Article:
It’s not the first time that I’ve felt this way. It’s not the first time that a book has taken over my entire soul, twisted it, wrung it, and then left me on the counter struggling to unravel myself. But The Handmaid’s Tale did that a lot harder than the other books I’ve read so far.
A few days ago, I wrote about a book that confused me, that left me with so many unidentifiable feelings. I was referring to this one. And now that I’ve finished reading it, I can assert that I’m still lost in an ocean of emotion.
A colleague asked me what this book was about, and it took me more than a few moments of staring behind his ears and then some more into his expecting eyes to reply I didn’t know how to explain it. I don’t.
But what I do know is what I felt reading The Handmaid’s Tale. A close friend recommended the book and I obliged. So even as I flipped the cover I knew I’d like the book. I read through the first few pages, and grew confused with every paragraph I read. Who’s this woman, trapped against her will? And why has she accepted her fate without rebellion? Those were the two questions that popped into my head right at the onset. And they remained unanswered throughout the forty-six chapters of the book.
The story is set in a time and place that I didn’t recognize. It wasn’t historic and most characters seemed aware of modern social niceties. Which was good, except for the fact that there was this woman—the protagonist, the narrator—who lived in a closed room much like a prison cell. She had a red uniform and a constant veil over her eyes and head preventing her from looking at others or others from looking at her. She didn’t choose this life, but she didn’t protest against it either. It was her home, and she was a handmaid to a Commander. Her sole duty was to bear children for the Commander, and she had three years to do it. If she failed, she’d be cast aside to a worse fate. A mistress, she says she would’ve been in olden times.
She went to a school where she had to learn to live as a handmaid. She had classmates — other handmaids in training — and yet none of them were young women. They were all middle aged-women, I later learnt, who had led different lives before.
Every page I turned told me something new about this unfamilar world I was venturing into. And the confusion kept me going until all the pieces of the puzzle unravelled before my eyes, leading me to the final few pages — historical notes.
Part of it reminded me of Inception, the movie. A reality and a woman pining for the past. Her past, her life and society of the past is now the reality for me the reader. And so, it felt as if I was reading the life of a woman in the future. But it wasn’t too far into the future because they still had normal television sets and simple cars. It seemed so much to me like the present. Although it was also an alternate reality—no one in their right mind would stifle a woman as a mere container to bear children, at least not in this century.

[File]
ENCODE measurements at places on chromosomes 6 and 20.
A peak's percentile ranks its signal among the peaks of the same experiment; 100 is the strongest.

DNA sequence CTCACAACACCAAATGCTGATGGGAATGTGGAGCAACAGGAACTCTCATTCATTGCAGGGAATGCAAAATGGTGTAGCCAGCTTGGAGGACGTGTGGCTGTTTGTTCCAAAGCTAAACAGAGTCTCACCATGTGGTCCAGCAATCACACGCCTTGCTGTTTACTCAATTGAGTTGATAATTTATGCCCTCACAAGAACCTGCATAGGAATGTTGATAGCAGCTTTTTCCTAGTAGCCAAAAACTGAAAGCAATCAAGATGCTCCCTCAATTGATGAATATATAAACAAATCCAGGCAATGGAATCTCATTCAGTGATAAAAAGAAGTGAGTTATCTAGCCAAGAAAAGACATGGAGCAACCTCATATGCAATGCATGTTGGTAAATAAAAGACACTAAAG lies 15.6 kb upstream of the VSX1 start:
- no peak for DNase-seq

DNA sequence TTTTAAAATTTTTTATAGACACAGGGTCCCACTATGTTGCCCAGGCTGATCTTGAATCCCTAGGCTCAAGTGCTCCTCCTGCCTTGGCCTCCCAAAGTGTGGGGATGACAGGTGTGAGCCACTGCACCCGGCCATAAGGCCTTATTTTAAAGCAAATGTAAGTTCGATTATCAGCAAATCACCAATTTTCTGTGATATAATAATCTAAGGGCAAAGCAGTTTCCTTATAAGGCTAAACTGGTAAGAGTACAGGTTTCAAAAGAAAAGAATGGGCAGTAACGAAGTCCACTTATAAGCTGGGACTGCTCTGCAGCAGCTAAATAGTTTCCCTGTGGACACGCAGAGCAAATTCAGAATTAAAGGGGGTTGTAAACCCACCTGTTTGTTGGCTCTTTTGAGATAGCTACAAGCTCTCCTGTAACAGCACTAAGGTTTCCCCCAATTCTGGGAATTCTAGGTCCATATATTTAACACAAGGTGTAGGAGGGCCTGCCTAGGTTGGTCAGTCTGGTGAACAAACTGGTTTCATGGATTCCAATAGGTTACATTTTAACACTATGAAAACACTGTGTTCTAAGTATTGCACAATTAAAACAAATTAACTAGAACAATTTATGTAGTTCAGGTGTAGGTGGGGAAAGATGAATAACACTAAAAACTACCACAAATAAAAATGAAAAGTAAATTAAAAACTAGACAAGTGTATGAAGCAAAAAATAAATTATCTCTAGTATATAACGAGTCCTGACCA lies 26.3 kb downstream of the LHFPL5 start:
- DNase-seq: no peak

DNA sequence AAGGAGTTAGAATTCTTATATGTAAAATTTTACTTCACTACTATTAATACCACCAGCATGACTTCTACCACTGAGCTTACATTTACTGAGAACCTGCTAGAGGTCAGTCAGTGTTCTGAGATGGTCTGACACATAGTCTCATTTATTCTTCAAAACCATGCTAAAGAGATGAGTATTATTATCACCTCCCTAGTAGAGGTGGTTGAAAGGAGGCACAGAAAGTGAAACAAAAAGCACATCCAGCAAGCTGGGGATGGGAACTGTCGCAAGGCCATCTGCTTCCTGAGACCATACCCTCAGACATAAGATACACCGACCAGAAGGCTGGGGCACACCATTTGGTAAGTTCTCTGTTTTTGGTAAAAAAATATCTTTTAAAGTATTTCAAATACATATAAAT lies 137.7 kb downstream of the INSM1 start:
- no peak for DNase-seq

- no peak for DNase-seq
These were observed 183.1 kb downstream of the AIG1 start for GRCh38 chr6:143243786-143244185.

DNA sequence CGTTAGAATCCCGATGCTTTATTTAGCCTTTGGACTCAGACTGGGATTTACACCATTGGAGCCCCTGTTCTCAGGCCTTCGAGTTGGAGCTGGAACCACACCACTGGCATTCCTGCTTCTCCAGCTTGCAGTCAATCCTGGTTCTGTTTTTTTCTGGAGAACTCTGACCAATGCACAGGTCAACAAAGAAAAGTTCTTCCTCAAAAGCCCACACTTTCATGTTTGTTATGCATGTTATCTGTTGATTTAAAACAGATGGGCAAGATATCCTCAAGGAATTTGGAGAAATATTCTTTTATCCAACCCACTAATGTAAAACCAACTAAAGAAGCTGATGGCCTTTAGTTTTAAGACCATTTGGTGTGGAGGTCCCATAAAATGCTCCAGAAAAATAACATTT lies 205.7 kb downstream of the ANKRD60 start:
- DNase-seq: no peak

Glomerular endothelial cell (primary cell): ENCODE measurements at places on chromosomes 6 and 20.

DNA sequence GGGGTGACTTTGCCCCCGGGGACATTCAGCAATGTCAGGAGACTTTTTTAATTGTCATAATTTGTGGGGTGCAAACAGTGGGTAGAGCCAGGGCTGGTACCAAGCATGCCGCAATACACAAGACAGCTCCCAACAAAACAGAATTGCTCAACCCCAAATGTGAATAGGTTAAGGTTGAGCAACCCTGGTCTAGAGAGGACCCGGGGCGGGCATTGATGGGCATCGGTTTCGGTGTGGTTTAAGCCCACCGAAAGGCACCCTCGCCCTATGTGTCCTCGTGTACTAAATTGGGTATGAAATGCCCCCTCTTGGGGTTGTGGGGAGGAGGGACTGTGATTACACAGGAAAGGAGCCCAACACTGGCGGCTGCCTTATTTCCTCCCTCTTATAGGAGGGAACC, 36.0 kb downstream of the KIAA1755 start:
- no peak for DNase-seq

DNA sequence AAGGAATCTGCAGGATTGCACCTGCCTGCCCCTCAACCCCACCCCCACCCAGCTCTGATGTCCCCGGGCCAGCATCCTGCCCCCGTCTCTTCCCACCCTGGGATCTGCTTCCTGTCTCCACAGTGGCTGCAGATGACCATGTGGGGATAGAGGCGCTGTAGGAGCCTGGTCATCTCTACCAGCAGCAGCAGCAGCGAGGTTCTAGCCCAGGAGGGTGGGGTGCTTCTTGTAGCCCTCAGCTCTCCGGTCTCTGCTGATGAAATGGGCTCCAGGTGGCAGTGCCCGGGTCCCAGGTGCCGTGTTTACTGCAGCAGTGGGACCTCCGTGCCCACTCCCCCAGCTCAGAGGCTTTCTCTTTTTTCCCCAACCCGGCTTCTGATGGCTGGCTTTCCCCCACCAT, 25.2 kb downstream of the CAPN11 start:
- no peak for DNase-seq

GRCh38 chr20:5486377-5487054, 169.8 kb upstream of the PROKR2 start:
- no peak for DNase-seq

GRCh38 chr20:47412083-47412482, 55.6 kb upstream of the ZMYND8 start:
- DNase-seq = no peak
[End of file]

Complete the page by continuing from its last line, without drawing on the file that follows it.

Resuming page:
The further I read, the more I understood what had happened. And that terrified me to the bone. An ordinary woman snatched away from her husband and child, stripped from her ability to live as an independent, and thrust into becoming a utility. And the reasoning: men and women were too busy with their own lives that they didn’t want children anymore. Ha, I mused before my recognition gave way to more terror. That’s what’s happening in our world right now. In the story, birth rates plummeted. In our world, it soon might. In the story, their solution is to force women to give birth. In our world—?
At that moment, I realised that The Handmaid’s Tale could one day become my own. We could walk into a future like that. After all, it’s not unheard of—we’ve seen polygamy in history, maybe that’s the future as well. Maybe, like in the story, we’ll have a bunch of gun-held ruffians walking into a workplace threatening to shoot down the manager unless he dismisses all his women staff. Maybe one day these ruffians would incorporate new laws and bring The Republic of Gilead into existence.
It does seem far-fetched, and even neurotic to an extent, but then again, so’s everything in the news every day.
“Superlative exercise in science,”
Angela Carter calls this book.
It is. In every sense. But it’s also an enjoyable read. I don’t believe that Gilead would one day become a reality, but I do believe that Ms. Atwood has covered the essential mentality of our flippant society. This book will make every woman’s eyes roll in wonder, it’ll inflame her ego and dignity. But it’ll also leave every reader a little scared. It’ll haunt me for the rest of my life, but it’s also one of the best books I’ve read. No regrets.